Active in State Bar committees and Continuing Legal Education, Mr. Mithoff has served on the Supreme Court of Texas Committee on Judicial Appointments, on the State Bar of Texas Committee on Pattern Jury Charges, and as Special Assistant Disciplinary Counsel to the Texas Commission for Lawyer Discipline. He has also been a guest speaker at many seminars on a variety of topics throughout the country. He has served as president of the Houston Chapter of the American Board of Trial Advocates and president of the Houston Trial Lawyers.

In 1997, Mr. Mithoff was awarded the Jurisprudence Award by the Anti-Defamation League in recognition of his “immense talents, persuasive ability, and energy to fight for the principles enshrined in the Constitution and the League’s mission--justice and fair treatment for all.”

Richard and Ginni Mithoff were awarded the first Ben Taub Humanitarian Award by Harris County Hospital District Foundation in 2000 in recognition of their philanthropic endeavors as exemplified by the “generosity, interest and advocacy for health care” of the late Ben Taub. The hospital district named its world-class trauma center the Ginni and Richard Mithoff Trauma Center at the Ben Taub Hospital in 2007.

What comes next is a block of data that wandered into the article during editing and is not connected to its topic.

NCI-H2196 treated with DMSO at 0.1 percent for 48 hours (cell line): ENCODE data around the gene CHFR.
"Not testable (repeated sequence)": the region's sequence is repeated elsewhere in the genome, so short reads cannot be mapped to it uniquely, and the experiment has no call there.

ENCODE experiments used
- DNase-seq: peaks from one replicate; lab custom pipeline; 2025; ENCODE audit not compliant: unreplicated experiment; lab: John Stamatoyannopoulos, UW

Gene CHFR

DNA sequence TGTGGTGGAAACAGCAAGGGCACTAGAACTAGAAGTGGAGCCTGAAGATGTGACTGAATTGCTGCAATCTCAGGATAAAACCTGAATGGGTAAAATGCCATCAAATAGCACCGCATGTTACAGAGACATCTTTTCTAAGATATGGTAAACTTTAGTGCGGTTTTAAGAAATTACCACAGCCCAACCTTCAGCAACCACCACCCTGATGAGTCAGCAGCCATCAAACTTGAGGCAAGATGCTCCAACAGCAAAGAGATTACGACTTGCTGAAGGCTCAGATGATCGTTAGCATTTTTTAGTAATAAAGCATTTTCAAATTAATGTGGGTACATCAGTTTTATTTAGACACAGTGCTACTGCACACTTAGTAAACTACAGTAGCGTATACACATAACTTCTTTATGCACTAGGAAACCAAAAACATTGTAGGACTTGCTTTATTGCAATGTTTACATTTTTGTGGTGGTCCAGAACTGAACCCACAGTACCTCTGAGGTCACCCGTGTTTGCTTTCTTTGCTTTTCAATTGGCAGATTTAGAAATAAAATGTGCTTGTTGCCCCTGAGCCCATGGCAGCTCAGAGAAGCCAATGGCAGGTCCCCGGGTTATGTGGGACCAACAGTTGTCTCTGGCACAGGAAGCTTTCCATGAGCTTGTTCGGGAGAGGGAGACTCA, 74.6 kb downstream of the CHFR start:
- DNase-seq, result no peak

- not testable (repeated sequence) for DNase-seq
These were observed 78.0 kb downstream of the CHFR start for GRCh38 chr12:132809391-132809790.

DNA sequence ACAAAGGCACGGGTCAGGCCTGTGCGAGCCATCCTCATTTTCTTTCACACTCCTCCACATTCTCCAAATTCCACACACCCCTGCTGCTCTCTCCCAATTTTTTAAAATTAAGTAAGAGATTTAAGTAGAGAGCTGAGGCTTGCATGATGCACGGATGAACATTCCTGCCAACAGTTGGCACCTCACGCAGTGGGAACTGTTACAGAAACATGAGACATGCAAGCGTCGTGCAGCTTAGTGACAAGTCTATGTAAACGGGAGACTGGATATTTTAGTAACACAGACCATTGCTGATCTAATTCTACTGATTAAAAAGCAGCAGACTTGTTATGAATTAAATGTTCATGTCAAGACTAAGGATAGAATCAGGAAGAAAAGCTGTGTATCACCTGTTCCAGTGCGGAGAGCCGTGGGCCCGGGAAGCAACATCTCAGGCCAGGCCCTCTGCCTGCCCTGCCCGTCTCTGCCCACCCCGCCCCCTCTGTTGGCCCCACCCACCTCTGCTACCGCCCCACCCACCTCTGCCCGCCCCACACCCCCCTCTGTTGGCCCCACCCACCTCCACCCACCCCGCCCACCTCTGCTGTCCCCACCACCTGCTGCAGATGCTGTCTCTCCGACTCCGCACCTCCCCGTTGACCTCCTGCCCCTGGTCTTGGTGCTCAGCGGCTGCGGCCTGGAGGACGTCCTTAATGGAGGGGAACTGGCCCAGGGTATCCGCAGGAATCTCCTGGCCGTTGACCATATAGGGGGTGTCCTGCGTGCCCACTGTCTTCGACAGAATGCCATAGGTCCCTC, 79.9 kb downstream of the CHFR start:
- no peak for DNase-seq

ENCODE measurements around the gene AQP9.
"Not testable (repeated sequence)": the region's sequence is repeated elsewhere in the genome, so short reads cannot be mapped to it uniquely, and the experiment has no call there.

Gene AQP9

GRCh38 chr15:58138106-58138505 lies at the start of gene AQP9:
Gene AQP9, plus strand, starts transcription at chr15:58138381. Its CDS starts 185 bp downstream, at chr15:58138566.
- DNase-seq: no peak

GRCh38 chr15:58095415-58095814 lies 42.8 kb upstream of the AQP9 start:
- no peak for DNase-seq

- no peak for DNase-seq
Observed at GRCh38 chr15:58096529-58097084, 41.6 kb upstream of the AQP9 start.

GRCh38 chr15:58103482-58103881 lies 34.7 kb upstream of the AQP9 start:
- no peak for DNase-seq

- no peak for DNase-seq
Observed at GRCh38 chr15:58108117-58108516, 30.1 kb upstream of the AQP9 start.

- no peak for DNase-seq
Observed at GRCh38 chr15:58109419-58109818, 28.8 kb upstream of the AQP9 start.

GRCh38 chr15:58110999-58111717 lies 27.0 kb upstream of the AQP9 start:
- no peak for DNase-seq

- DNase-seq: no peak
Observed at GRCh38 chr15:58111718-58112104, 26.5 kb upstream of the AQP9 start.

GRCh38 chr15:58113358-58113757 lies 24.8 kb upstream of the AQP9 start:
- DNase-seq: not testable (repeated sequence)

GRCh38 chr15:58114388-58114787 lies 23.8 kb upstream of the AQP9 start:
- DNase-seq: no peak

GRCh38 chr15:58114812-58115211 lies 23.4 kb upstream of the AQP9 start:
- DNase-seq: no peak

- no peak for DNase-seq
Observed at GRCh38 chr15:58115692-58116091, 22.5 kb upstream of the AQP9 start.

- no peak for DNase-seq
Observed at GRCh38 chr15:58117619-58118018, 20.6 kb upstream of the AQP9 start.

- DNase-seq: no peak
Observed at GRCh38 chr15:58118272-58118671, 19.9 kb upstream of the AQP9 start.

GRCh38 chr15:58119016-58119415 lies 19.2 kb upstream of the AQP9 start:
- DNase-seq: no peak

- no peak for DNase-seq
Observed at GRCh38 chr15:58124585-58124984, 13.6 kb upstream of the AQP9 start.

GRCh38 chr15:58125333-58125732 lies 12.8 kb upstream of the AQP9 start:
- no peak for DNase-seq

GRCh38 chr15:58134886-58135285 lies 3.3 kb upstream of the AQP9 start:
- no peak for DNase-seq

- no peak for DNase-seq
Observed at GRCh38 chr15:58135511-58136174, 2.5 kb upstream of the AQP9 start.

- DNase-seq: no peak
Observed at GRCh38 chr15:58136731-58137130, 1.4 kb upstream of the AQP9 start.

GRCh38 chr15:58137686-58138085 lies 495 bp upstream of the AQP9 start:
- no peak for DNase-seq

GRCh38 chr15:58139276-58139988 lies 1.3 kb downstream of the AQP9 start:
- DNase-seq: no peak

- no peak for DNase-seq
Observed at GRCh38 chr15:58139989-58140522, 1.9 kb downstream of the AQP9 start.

They were selected as honorees at the Children at Risk accolades luncheon in 2002 for their “continuous commitment and service to the children of Houston” and were honored by County Judge Robert Eckels and the Harris County Commissioners Court with a Proclamation that Wednesday, October 2, 2003, be Ginni and Richard Mithoff and Children at Risk Day, in recognition of their efforts “making a positive difference in the lives of the children of our community.” The couple was honored in 2003 with the Samaritan Spirit Award in recognition of their “significant contributions to human health and growth” and in 2007 by Family Services of Greater Houston as the 2007 Family of the Year.

Mr. Mithoff enjoys skiing and mountain climbing. His summits have included Mt. Kilimanjaro in Africa and the Grand Teton in Wyoming, as well as numerous climbs in Patagonia in South America as well as the Pyrenees in Spain, the Mont Blanc range in France, the Drakensberg range in South Africa, and numerous rock climbs in Wyoming and Colorado. He and his wife, Ginni, have two children, Michael and Caroline, and three grandchildren, Mia, daughter of Michael and his wife, Melissa and their twin sons, Max and Matthew